This year’s Toronto Comics Art Festival was by all accounts the best TCAF yet. This was only my second ever time at the show (I exhibited last year too) but from everyone I spoke to, the excited attendees, the exhibitors who were shifting comics like hotcakes and the organisers who were thrilled with the special guests, line-up and pre-show hype (TCAF was trending on Twitter 2 days before the show!) it seems like the festival has really outdone itself this year.
Me at TCAF 2011 (photo by Jamie Coville)
Kayla and I landed in Toronto on the Thursday and just had time to change before heading to the Toronto Reference Library for Kayla’s part in the evening’s talks. After a Q&A session with featured guest Mawil, Kayla expertly introduced Canadian comic fans to Blank Slate Books. She took us through their German translations such as work by Mawil, their books from other European countries, their existing UK titles and the 4 new books debuting at the show. Then Kayla announced Nelson, a hugely ambitious project with over 50 UK artists telling the story of one woman’s life from 1968 to the present day. More info about Nelson can be found on the Blank Slate website.
I am very happy to say that I am one of the artists working on Nelson and will be tackling the chapter of Nel’s life set in 1994. That’s about all I can divulge right now but there will be more news about this very exciting project nearer it’s release date in November, just in time for Thought Bubble.
On Friday night we went to the Chris Ware, Adrian Tomine, Seth and Chester Brown talk which was, as you would expect from four giants of cartooning, an incredibly insightful and entertaining few hours. Apart from jokes about Chester’s new book, one stand out moment for me was in reply to the inevitable question about print vs digital. Ware said while describing his approach to designing his books that he thinks of a book as a person. To paraphrase Ware, he said they have a spine and a face, they’re bigger on the inside than on the outside, they can lie to you, they can keep secrets. In short the design of a book gives it a personality as much the content does, and as Seth noted, that design can contradict or undermine the content and change how readers approach it.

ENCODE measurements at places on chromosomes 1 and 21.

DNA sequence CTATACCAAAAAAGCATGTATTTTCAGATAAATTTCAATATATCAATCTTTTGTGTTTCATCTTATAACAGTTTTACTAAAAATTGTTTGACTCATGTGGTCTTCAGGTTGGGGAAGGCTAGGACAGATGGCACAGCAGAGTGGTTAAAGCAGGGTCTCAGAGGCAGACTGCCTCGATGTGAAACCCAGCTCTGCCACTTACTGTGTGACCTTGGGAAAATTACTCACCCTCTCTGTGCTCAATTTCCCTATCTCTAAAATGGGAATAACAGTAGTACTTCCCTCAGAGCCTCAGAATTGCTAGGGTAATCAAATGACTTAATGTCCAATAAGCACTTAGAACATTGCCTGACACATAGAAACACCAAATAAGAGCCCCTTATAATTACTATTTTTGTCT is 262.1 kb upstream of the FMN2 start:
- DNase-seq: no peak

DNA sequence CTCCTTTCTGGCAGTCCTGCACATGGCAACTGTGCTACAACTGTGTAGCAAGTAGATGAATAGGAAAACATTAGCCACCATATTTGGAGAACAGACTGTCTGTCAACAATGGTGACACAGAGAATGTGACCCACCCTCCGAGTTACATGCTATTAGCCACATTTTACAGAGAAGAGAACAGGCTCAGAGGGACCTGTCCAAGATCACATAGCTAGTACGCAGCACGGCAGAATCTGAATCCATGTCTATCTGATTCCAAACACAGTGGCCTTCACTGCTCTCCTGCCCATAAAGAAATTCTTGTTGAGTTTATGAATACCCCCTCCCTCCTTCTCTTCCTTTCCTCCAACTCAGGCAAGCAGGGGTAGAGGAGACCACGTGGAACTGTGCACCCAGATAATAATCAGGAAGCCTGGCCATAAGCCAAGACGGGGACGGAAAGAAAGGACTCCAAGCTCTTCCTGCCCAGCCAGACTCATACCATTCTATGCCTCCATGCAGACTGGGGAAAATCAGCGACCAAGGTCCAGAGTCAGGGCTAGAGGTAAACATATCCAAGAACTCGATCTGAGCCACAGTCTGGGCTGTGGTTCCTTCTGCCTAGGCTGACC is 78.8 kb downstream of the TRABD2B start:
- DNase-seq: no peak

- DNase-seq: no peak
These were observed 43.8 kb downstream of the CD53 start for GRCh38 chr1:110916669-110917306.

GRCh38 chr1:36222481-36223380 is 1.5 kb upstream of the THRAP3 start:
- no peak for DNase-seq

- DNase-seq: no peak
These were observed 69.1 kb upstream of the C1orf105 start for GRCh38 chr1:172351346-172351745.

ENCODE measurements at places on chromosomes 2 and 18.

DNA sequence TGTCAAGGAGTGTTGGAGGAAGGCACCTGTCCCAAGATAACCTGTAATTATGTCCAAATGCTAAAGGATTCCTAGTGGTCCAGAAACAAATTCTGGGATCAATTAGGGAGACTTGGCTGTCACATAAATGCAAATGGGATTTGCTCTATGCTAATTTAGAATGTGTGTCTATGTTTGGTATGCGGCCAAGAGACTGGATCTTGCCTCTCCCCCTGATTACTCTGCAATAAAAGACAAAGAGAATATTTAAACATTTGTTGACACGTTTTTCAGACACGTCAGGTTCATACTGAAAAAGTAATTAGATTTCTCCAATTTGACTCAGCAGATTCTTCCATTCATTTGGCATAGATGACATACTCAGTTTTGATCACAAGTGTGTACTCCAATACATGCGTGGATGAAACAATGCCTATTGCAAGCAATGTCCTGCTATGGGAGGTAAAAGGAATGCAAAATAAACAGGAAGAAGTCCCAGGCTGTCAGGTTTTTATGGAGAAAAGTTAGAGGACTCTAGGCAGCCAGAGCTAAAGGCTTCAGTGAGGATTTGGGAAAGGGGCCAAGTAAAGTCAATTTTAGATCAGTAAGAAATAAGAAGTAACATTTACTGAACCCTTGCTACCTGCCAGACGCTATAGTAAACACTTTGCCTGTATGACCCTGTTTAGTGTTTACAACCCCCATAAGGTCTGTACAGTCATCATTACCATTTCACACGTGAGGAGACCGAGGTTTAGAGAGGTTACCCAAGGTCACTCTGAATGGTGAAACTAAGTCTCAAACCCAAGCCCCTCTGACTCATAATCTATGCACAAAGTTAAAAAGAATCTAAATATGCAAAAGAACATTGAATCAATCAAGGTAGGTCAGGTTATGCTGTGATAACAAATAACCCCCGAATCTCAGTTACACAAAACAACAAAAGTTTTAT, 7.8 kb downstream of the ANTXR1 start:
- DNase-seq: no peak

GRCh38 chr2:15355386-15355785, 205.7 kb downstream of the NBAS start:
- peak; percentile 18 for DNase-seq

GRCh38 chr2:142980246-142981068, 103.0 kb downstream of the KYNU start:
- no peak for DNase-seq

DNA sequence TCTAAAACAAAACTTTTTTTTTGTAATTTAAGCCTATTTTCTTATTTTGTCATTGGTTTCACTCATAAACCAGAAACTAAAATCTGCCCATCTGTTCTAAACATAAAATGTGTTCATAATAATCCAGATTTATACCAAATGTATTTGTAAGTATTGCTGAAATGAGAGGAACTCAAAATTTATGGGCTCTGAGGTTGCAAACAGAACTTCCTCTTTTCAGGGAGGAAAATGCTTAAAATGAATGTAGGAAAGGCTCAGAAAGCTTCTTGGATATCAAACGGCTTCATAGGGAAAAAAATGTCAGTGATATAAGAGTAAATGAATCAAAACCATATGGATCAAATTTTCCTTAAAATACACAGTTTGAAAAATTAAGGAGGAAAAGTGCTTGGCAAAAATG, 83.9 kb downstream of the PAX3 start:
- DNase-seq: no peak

Saturday was easily the busiest I, or it seems anyone, had ever seen TCAF. It was bustling all day long and the show was laid out and organised so well that sales for everyone seemed to soar. Many books I wanted sold out before the end of the first day.
I was expecting Blood Blokes to sell well and my other work to sell a little less, but everything sold at an even pace. In truth I think a US comic sized, genre fiction comic like Blood Blokes isn’t what the TCAF audience usually comes for which may explain why The Everyday, my observational comic strip, sold just as well. Kayla’s Galavant for example, a 100 page travel diary for just $10, sold out easily. Paper Science 4 sold a nifty 20 copies too, introducing Canadian readers to some of the best UK talents working right now and my children’s story The King of Things & The Shrunken Giant Penny (which, by the way, received a good review from Forbidden Planet International).
After the show on Saturday we attended the Doug Wright Awards at the Art Gallery of Ontario. This really is a near perfect way to do a national comics awards. There’s only 4 categories: Best Emerging Talent, Best Book, Best Experimental Comic and the Hall of Fame. This gives the ceremony room to breath, have fun and really showcase all the nominees. The all-Canadian titles are picked by a panel and then judged by a committee. All the nominated books are on sale afterwards and the winning artists stay around to sign their books, complete with Doug Wright Award Winner stickers. In Britain we have the Eagle Awards, which I have to say, with it’s numerous and unnecessary categories, it’s skewed “public” voting system and it’s inclusion of international artists and books, is disappointingly extraneous. It doesn’t hold any esteem here in the UK and it doesn’t do any justice to the exciting work and thriving talents coming from the country right now. We could do much worse than to follow the example led by the organisers of the Doug Wrights. </rant>